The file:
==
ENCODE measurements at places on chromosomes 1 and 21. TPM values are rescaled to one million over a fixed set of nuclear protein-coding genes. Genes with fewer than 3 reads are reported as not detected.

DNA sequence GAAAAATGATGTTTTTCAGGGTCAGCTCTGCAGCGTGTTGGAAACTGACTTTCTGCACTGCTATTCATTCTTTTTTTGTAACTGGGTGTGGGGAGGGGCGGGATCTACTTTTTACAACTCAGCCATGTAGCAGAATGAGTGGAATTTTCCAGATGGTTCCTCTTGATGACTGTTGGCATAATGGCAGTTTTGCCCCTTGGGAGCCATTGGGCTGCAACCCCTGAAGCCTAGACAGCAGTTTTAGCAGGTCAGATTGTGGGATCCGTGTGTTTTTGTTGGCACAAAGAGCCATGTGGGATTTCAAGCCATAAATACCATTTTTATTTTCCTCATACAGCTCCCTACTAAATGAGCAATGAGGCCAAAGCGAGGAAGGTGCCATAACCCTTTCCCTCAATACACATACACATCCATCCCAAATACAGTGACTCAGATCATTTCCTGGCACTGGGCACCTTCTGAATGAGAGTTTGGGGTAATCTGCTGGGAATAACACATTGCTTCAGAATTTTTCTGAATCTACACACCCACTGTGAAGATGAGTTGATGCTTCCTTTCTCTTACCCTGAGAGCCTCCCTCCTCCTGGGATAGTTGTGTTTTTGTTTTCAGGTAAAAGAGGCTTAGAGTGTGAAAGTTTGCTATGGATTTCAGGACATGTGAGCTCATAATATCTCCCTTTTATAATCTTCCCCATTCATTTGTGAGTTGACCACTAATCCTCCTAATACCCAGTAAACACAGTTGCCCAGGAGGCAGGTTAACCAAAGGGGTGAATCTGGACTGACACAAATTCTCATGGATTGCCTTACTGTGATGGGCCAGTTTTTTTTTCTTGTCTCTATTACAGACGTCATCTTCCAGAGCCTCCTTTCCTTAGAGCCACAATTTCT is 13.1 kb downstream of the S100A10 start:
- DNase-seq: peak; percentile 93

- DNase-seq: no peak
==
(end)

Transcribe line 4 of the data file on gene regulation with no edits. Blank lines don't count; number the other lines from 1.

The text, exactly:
- DNase-seq: no peak